More than 100 scientists, using the rovers' cameras as their eyes, will choose the targets for investigation and help plot their travels. Because it takes 15 minutes for radio signals to make the round trip from Mars to earth and back, however, the robotic rovers will have to make some of their own decisions as they negotiate obstacles on the surface.

It' the mots complex robotic exploration attempted in the space program. The scientists who will direct it plan to spend most of the time the rovers are en route to mars practicing with identical rovers in a high-tech "sandbox" at NASA's Jet Propulsion Laboratory in California.

"By the time we land in January, we're going to have to be very good at doing geology with robots on another planet," said Steven Squyres, Cornell University astronomer and principal investigator for the rovers' instruments.

While Squyres and his team are working on their 'Martian" driver's licenses, "European scientists are gearing up for their own mission, which could answer a host of questions about water on Mars.

Europe's Mars Express spacecraft will launch from the Baikonur Cosmodrome in Kazakhstan on Monday, or soon after. With an eye toward stealing a beat on the U.S. missions, the European spacecraft is scheduled to reach mars in December.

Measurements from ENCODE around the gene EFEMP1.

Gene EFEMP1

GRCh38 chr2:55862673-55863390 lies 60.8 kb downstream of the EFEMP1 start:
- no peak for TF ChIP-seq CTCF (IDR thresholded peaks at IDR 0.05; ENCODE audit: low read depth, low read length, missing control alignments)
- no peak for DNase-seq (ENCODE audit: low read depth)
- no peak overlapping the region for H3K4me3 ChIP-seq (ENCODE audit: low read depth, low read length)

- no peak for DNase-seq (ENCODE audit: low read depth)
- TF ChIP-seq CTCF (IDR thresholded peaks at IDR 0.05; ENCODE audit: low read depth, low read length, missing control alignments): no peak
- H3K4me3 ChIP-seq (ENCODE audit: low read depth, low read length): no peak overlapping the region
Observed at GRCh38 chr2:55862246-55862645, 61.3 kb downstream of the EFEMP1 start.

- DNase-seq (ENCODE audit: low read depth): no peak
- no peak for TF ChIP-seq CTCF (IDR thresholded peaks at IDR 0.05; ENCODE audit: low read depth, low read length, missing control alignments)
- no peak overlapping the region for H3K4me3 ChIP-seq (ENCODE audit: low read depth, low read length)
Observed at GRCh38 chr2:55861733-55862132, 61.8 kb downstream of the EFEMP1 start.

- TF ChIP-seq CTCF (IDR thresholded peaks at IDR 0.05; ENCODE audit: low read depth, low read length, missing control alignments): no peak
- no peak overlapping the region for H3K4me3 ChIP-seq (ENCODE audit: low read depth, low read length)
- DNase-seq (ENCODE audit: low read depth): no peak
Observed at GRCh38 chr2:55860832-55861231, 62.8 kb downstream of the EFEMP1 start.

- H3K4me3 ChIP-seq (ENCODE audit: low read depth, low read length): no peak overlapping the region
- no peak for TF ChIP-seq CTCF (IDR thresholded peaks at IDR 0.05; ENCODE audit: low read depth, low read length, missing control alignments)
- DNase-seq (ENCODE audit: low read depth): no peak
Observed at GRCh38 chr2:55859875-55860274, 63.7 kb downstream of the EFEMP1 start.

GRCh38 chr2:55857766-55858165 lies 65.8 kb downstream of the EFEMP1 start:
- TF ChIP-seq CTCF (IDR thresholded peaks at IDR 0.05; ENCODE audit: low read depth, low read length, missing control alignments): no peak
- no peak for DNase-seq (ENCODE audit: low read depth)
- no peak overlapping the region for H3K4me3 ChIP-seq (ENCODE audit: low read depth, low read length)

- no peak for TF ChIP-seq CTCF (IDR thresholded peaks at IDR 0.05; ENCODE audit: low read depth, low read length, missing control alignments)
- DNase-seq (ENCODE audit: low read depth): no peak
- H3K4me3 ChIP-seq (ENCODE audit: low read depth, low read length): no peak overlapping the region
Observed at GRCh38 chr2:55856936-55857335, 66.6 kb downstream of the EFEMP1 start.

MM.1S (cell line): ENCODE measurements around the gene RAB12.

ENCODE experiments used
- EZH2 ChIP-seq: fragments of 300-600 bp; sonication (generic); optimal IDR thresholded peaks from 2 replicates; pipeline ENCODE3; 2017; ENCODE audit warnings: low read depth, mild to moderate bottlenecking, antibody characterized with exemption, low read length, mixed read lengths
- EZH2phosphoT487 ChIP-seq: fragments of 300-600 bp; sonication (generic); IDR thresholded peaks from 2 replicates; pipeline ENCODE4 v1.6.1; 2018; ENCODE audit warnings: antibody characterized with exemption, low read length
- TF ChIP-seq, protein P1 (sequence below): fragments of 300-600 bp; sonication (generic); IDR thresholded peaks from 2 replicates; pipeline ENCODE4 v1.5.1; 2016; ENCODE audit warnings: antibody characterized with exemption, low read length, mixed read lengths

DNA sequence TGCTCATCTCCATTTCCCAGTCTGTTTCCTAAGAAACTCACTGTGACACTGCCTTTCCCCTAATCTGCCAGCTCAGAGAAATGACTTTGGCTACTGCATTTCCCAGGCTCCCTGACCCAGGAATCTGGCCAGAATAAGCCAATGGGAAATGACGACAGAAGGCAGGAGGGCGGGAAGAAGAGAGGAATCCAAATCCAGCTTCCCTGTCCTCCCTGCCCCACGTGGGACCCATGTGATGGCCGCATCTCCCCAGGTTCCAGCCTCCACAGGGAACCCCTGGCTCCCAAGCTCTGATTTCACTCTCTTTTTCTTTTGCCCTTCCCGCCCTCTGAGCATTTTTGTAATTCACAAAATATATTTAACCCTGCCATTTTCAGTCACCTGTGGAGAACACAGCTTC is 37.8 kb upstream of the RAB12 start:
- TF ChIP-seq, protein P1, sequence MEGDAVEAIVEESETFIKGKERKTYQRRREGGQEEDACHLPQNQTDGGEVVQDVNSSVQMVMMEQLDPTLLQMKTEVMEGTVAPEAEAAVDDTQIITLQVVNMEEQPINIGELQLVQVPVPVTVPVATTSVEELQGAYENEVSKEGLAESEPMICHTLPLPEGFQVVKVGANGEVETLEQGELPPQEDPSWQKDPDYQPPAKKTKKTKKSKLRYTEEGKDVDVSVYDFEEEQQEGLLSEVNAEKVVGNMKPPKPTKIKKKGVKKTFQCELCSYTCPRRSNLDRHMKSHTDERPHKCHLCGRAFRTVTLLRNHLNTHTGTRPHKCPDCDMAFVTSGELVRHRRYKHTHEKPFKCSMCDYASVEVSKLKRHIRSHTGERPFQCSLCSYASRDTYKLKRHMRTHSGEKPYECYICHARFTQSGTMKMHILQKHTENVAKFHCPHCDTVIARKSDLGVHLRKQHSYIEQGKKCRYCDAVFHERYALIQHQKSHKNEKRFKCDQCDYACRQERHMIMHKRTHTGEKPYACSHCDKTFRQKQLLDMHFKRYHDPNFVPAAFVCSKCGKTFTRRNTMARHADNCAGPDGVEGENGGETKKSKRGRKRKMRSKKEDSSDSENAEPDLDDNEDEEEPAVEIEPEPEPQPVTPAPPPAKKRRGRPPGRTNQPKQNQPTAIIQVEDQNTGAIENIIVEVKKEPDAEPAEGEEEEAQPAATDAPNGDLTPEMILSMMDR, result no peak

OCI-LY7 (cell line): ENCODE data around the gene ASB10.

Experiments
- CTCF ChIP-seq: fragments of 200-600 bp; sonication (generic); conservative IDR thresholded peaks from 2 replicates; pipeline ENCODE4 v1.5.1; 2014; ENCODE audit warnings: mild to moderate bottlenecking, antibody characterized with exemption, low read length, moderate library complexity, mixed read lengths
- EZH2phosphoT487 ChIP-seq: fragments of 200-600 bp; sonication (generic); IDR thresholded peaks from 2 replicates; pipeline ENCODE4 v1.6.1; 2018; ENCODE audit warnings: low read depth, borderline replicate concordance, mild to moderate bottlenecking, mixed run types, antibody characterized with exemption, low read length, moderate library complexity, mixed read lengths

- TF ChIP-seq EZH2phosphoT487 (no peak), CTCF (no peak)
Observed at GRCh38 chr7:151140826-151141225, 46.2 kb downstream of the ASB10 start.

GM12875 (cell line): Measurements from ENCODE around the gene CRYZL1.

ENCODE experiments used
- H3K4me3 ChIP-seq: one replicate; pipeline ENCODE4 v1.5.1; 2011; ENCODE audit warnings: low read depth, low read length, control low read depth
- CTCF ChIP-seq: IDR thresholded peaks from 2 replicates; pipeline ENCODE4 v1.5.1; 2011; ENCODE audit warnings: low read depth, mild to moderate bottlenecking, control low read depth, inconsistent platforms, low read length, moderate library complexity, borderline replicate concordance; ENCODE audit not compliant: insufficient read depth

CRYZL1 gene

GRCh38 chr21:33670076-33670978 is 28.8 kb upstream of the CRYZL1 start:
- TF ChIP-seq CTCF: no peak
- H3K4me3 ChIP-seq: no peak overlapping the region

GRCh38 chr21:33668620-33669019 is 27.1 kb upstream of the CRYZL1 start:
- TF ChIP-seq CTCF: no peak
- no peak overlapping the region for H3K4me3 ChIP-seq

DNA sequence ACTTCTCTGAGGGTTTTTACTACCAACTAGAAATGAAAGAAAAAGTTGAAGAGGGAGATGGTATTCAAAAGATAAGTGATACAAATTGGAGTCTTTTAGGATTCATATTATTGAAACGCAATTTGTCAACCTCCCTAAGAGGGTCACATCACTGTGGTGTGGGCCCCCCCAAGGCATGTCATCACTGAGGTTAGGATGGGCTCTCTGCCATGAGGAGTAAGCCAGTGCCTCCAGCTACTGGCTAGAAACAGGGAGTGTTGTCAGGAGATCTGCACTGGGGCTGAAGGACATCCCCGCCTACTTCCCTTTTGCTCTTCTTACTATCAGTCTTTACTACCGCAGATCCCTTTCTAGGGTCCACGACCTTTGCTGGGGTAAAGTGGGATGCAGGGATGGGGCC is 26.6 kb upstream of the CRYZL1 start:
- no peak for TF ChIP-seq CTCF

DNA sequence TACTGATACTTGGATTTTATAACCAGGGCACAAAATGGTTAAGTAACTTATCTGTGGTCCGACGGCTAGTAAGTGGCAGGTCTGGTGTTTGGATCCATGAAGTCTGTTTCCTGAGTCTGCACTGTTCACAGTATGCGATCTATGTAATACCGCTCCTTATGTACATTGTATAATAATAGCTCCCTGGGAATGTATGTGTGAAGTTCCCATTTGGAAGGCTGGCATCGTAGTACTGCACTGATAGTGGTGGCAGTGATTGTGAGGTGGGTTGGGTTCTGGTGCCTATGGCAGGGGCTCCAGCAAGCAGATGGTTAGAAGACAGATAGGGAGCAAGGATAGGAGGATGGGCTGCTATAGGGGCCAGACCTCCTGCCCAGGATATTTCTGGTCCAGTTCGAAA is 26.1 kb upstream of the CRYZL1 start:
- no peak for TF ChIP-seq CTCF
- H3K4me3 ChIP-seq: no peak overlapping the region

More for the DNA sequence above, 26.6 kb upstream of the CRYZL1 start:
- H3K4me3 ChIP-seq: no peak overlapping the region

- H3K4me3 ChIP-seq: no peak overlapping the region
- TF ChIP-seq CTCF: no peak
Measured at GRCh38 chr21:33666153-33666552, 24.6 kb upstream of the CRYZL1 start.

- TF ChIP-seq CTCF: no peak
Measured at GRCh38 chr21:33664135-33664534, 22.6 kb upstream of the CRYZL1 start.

Mars Express is a two-part mission. The lander, named Beagle 2 after Charles Darwin's 19th century ship of exploration, won't be able to roam around o n the surface like NASA's robots, but it has capabilities unlike any previous Mars landers.

Beagle 2 will bounce down at Mars' Isidis Planitia, a flat basin straddling ancient highlands where scientists suspect they might find fossil traces of any ancient Martian life - traces that until now have only been hinted at in a handful of Martian meteorites that landed on Earth.

European robot will stay put.

Upon landing, Beagle 2 will open up like a pocket watch to deploy a robot arm and a position adjustable workbench - "PAW" to acronym happy engineers - and go to work.

In addition to three cameras, the lander carries a suite of spectrometers and environmental sensors designed specifically to look for evidence of past life on the planet. It's also equipped with a mechanical mole, a spring-loaded device that can burrow up to 3 feet into the soil to retrieve samples protected from the harsh, sterilizing radiation that bombards Mars surface.

While the Beagle works on the surface, the mars Express mother ship will remain in orbit. Aboard is a powerful ground penetrating radar that will 'see' water up to three miles beneath the surface.

There is already evidence of hydrogen,a component of water, beneath the polar regions of Mars, but scientists would like a much more complete picture of underground Mars.

"If there is a layer contained liquid water, it should generate a radar echo, explained Roberto Seu, one of the program's principal investigators.

Martian Music

by early next year, the stream of information being beamed back to Earth from Mars could reach unprecedented levels.